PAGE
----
An NHS hospital's A&E department is said to be facing enormous pressure, having been described as "in meltdown" after two patients died while waiting on trolleys in corridors while a third was found hanged in a ward.
One woman reportedly died of a heart attack after suffering a 35-hour wait on a trolley, while a man suffered an aneurysm waiting on a trolley at the same hospital.
A third patient was also found hanged on Beech ward in a suspected suicide.
The deaths occurred between New Year's Day and Tuesday (3 January) at the Worcestershire Royal Hospital, the BBC reported.
It follows analysis by the Nuffield Trust, which revealed the NHS was on the brink of another winter crisis, prompting a third of hospital trusts in England to warn urgent action was needed to ensure patients were given safe care.
The health think-tank looked at four weeks of hospital data in the run-up to Christmas and found 50 of the 152 NHS trusts in England were at the highest or second highest level of pressure.
Overflowing A&E departments shut their doors to patients more than 140 times in December. This followed a larger than expected increase in patient numbers over the winter period.
Nigel Edwards, chief executive of the Nuffield Trust, said the situation could worsen over the next two weeks.
"The real crunch point generally comes in week two or three after the Christmas break [...] There are early signs that there is a problem," he told BBC Radio 4's Today programme.
At the Worcestershire Royal, the BBC reported that on Wednesday (4 January) some 30 patients were forced to wait in the hospital's corridors for treatment, while on Thursday (5 January) there were 23 patients in that position.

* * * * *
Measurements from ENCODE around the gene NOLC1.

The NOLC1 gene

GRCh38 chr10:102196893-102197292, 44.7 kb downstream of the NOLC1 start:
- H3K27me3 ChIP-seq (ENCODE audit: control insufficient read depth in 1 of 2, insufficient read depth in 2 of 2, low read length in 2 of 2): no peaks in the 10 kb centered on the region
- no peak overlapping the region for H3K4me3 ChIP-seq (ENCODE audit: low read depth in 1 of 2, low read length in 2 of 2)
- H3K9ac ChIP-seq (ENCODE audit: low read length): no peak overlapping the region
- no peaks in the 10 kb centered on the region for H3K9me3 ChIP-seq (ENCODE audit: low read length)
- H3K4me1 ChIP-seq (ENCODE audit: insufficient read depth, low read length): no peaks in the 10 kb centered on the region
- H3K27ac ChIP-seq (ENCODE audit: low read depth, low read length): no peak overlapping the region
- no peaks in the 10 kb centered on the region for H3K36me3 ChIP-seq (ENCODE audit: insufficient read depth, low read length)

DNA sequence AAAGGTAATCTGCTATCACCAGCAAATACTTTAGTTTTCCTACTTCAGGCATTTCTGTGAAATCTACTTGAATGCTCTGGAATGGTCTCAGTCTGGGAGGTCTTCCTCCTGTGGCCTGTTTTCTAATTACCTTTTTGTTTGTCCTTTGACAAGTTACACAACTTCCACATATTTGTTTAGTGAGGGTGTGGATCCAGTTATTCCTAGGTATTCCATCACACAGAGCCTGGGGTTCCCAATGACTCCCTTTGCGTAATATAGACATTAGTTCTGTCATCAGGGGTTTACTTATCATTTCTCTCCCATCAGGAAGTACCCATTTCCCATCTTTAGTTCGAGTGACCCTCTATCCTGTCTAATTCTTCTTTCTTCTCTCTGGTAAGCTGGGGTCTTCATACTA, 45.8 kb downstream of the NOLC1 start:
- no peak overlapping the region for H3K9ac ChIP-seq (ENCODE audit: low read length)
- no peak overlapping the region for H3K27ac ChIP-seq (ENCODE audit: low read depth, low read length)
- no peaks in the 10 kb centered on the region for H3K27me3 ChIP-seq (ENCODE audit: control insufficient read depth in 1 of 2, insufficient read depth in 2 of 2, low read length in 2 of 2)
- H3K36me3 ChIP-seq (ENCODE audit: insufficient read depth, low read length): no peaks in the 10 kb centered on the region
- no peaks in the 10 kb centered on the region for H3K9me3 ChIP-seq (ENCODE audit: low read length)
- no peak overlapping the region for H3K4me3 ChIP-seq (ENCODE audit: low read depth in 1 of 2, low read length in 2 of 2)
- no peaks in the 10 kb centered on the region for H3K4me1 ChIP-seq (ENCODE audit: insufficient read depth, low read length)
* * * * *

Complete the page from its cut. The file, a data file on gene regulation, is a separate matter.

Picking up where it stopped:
Worcestershire Royal said it would not comment on the three reported deaths, citing patient confidentiality. It is not known if the deaths were connected with the winter pressure the hospital acknowledged it was suffering.
John Freeman told The Guardian his wife Pauline, 66, waited 24 hours on a hospital trolley in an A&E corridor at the Worcestershire Royal this week after suffering a stroke, describing the experience as "horrendous".
"My wife woke me up at 4.30am and said she couldn't feel her left side," he said. "The ambulance was there in record time and she was on a trolley at the hospital by 5.30am. And there she stayed."
Freeman, from Worcester, said his wife was positioned close to a doorway and woken up every time it opened. She also struggled to get enough to eat, he added.
He continued: "The nurses were brilliant. They did all they could, but the place was in meltdown. It was manic. At times the corridors were three trolleys deep. There were at least 20 people on trolleys for much of the time. It was very difficult to manoeuvre around them.
"A porter told me they were putting some patients in a decontamination room – basically a big shower room – to cram in more beds. They ran out of pillows and blankets."
The chairman of Worcestershire's patient group Healthwatch, Peter Pinfield, described the situation over the Christmas and new year period at the hospital as "a mess".
"I think it needs a thorough investigation to find out what happened," he said. "I'm certain the relatives of those involved need some answers – from those answers I hope that we can learn some lessons so that this does not happen again."
A spokesman for Worcestershire Royal said: "We can confirm that both of our A&E departments experienced an extremely busy Christmas and new year period, and these pressures are continuing. We have robust plans to deal with such demand and partners across the NHS have supported us in ensuring that patient safety and emergency care [are] maintained.
"These pressures have unfortunately led to patients waiting longer than we would aim for. However, all A&E patients continue to be seen and treated in order of clinical priority. Our focus continues to be on providing safe emergency care."